Forecast for the Provo Area Mountains

Issued by Trent Meisenheimer for Sunday, December 9, 2018 - 7:07am
The avalanche danger is MODERATE on upper elevation slopes facing west through southeast, and on mid elevation northwest through east facing terrain. Don't let MODERATE danger fool you! it's still possible to trigger an avalanche 2-4' feet deep that has potential to kill you. Yes, the likelihood of triggering a slab avalanche has gone down, but the consequence remains the same. South facing terrain was spared the persistent weak layer and you'll find a LOW danger on those slopes.
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Weather and Snow
We have a short wave ridge building into northern Utah this morning. This will lead to clear and sunny skis in the mountains today. Current mountain temperatures are in the mid teens °F at upper elevation stations. Winds across the highest ridge lines are calm. The snow surface remains excellent with dense soft settled powder on the shady aspects. The southerly facing aspects will support a crust that will likely become soft by the afternoon.
We will see a quick hitting storm that will pass overhead Monday evening into Tuesday bringing a few inches of new snow with it. The best chance for a decent shot of snow happens mid-week as a stronger system crosses northern Utah Wednesday into Thursday. We can expect a decent re-fresh of snow within the 4-8" range. Hats off to professor Jim Steenburgh for teaching me about synoptic mountain meteorology this semester. If you like weather and snow snobbery follow his blog HERE.
Photo: 500 millibar geo-potential heights. This shows the storm we have coming in for Wednesday/Thursday this coming week.
Recent Avalanches
Yesterday, in the SLC area mountains a skier took a ride in an avalanche in upper Porter Fork just east of the Ice Box in Millcreek Canyon. The avalanche failed on the second skier when they were 100' feet down on their run. The skier was dragged through some trees before coming to rest with head and arms above the snow and facing downhill. The skier did sustained injuries. The group did a good job self evacuating and getting down on their own power. Drew Hardesty will be visiting the site today and will hopefully have more snowpack information this evening. Link to the preliminary accident report. Found HERE. No Provo observations were submitted yesterday.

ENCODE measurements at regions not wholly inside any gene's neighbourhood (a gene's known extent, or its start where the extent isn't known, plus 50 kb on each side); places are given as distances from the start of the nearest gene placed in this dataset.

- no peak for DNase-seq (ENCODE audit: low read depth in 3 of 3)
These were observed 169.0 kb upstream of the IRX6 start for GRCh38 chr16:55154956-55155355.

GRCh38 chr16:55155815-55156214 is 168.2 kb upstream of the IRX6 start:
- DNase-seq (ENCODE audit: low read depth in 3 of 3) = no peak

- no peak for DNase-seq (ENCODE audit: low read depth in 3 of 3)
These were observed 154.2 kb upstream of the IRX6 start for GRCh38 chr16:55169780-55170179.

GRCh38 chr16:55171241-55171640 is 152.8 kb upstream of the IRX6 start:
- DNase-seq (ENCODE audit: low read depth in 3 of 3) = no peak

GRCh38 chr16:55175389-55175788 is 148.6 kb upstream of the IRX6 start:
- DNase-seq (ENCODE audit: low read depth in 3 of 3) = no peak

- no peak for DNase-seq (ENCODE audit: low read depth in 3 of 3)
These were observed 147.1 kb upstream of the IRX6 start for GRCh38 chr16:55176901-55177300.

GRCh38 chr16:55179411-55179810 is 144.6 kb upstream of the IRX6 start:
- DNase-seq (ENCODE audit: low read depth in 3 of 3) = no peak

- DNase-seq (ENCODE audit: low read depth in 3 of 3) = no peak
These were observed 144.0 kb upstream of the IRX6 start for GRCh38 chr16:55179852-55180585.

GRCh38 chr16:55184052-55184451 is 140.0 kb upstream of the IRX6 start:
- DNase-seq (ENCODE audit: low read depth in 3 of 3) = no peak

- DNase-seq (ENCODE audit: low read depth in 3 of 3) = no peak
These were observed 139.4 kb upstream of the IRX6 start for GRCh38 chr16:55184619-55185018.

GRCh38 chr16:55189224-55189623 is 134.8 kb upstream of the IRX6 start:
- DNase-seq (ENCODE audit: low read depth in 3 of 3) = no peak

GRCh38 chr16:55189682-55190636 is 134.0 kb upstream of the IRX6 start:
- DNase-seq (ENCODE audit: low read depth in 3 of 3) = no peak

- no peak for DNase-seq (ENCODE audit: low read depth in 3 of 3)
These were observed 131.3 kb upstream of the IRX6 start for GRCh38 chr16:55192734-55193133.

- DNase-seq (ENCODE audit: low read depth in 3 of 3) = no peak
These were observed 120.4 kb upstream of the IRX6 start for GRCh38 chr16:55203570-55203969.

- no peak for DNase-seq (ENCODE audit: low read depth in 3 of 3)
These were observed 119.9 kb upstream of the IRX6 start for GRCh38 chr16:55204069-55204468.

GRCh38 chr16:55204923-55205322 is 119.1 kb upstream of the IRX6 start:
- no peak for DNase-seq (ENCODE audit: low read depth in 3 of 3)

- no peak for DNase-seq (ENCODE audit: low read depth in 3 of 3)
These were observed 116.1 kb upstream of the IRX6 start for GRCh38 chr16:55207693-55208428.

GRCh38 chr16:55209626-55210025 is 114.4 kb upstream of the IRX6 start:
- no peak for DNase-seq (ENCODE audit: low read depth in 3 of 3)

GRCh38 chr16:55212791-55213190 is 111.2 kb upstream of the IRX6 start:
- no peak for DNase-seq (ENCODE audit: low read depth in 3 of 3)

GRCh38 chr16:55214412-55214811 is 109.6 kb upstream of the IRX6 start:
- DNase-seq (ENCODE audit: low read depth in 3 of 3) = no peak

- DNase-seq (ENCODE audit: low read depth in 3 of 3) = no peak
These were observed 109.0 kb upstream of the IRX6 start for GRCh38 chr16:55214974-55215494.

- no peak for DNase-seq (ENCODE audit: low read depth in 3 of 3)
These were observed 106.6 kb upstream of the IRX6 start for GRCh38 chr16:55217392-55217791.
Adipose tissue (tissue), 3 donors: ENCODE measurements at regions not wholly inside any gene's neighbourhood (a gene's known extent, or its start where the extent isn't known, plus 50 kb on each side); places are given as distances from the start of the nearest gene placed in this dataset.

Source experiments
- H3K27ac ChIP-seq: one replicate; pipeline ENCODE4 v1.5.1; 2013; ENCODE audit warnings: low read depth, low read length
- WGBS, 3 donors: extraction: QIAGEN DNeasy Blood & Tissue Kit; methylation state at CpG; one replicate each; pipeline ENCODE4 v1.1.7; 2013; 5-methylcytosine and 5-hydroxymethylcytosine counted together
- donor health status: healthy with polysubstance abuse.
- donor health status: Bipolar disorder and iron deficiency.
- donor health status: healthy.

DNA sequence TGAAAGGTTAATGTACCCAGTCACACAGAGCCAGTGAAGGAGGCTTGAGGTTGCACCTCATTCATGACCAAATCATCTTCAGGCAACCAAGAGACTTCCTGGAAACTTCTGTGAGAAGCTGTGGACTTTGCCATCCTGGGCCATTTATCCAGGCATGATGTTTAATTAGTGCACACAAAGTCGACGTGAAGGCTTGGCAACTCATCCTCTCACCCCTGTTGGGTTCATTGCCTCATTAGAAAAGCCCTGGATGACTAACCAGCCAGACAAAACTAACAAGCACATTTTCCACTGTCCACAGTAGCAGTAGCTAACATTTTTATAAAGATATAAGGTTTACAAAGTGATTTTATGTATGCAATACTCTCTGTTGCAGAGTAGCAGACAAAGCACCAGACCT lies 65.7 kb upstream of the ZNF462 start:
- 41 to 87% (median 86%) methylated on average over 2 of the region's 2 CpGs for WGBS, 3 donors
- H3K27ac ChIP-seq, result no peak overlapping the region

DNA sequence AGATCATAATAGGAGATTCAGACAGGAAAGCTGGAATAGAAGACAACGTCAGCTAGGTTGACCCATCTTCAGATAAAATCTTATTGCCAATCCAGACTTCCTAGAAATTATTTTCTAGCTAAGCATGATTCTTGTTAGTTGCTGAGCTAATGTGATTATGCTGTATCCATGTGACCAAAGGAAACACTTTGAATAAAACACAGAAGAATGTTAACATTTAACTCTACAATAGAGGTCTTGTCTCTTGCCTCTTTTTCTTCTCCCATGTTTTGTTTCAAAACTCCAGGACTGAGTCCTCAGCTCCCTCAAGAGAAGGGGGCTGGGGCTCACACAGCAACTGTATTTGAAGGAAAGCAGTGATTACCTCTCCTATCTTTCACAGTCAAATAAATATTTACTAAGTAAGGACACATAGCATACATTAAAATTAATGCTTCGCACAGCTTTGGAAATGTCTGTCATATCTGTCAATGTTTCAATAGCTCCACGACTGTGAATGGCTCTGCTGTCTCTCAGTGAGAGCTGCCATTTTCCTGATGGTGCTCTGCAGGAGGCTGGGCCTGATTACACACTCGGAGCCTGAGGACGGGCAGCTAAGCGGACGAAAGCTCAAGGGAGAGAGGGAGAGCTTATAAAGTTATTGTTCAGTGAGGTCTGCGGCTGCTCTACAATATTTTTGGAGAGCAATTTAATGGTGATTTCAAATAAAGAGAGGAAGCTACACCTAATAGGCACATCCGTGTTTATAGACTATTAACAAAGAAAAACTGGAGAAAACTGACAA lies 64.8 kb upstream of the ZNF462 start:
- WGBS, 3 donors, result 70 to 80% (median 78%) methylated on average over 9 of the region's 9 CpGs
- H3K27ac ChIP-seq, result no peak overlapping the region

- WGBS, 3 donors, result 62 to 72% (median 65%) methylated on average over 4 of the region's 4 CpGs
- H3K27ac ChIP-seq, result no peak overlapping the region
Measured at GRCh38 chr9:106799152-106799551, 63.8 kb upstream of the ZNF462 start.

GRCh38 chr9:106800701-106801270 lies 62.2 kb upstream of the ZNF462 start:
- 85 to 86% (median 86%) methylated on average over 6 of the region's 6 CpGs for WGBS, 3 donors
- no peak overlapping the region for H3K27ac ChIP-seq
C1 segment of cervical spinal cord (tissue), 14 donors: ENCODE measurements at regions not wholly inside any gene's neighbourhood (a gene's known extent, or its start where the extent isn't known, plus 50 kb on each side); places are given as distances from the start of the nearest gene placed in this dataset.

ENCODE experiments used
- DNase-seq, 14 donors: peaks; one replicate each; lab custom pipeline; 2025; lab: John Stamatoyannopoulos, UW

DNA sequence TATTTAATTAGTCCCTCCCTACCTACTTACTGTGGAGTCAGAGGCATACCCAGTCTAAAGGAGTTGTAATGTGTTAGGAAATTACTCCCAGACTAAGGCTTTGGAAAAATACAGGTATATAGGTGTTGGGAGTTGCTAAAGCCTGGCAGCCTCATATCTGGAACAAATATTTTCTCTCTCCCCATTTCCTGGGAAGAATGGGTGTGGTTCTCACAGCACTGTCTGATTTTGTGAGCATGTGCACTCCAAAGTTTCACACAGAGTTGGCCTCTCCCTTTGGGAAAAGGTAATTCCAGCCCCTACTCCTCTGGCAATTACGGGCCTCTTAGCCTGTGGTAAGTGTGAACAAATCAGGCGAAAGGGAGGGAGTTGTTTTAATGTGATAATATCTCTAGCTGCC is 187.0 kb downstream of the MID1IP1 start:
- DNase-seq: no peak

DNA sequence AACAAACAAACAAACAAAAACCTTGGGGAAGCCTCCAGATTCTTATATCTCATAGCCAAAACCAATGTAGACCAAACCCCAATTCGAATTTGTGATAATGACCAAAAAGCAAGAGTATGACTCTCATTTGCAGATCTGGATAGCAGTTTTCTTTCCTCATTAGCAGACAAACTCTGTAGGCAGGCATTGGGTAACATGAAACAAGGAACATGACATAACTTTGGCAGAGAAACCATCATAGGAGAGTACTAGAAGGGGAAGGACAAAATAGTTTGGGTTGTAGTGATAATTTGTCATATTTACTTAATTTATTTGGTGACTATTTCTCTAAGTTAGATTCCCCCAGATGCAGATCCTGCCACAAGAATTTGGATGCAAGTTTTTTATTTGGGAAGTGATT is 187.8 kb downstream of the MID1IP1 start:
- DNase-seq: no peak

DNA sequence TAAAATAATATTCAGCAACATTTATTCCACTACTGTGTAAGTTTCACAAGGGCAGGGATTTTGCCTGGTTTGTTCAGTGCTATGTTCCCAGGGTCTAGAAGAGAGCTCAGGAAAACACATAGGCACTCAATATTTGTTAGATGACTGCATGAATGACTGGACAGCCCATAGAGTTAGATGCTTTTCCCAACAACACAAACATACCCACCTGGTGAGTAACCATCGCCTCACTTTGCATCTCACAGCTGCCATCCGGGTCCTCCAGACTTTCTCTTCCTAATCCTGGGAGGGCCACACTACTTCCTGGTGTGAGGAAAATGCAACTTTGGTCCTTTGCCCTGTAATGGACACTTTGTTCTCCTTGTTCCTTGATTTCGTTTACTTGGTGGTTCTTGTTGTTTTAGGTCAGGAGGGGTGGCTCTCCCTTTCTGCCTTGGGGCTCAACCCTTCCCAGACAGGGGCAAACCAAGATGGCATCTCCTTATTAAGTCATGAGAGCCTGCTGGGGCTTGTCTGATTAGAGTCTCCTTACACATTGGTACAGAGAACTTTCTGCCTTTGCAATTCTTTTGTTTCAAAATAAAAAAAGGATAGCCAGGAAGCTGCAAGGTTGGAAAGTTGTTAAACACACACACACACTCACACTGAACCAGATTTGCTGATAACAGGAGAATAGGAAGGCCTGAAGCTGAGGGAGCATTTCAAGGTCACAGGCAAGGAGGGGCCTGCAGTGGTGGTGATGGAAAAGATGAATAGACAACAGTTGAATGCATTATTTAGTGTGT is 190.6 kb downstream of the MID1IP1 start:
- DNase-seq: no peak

Here is the list of all recent observations found HERE.
Avalanche Problem #1
Persistent Weak Layer
Upper elevation slopes facing northwest through east will remain the bulls-eye terrain for triggering a slab avalanche that fails on weak faceted snow. Unfortunately, this persistent weak layer takes a long time to heal. As time goes on, the bulls-eye clues like avalanches, cracking and collapsing go away as the snowpack slowly adjusts to it's recent load of storm snow. Don't let that fool you - it's still possible to trigger an avalanche 2-4' feet deep that has potential to kill you. Yes, the likelihood of triggering a slab avalanche has gone down, but the consequence remains the same.
If you find your-self in northerly facing terrain continue to watch your slope angles as well as what terrain is above you. Avoid steep, rocky terrain that is most likely to avalanche. I love riding powder as much as the next person, but right now is not the time to be riding steep exposed lines, especially ones that have old weak snow underneath. Even though the avalanche danger is MODERATE today - you won't find any of the forecasters at the UAC riding steep northerly facing terrain. We will continue to be patient and wait for the snowpack to become more stable.
Photo: From Bruce Tremper's book. It shows how the danger of a persistent weak layer slowly decreases over time. I put an arrow in to show you where we sit currently.
Additional Information
Join forecaster Craig Gordon this Tuesday December 11th at the Park City Library to learn about the " Current state of the snowpack... how did we get here? and where are we going." 1255 Park Avenue, park City, Utah. 6:30pm.
General Announcements
This information does not apply to developed ski areas or highways where avalanche control is normally done. This forecast is from the U.S.D.A. Forest Service, which is solely responsible for its content. This forecast describes general avalanche conditions and local variations always occur.

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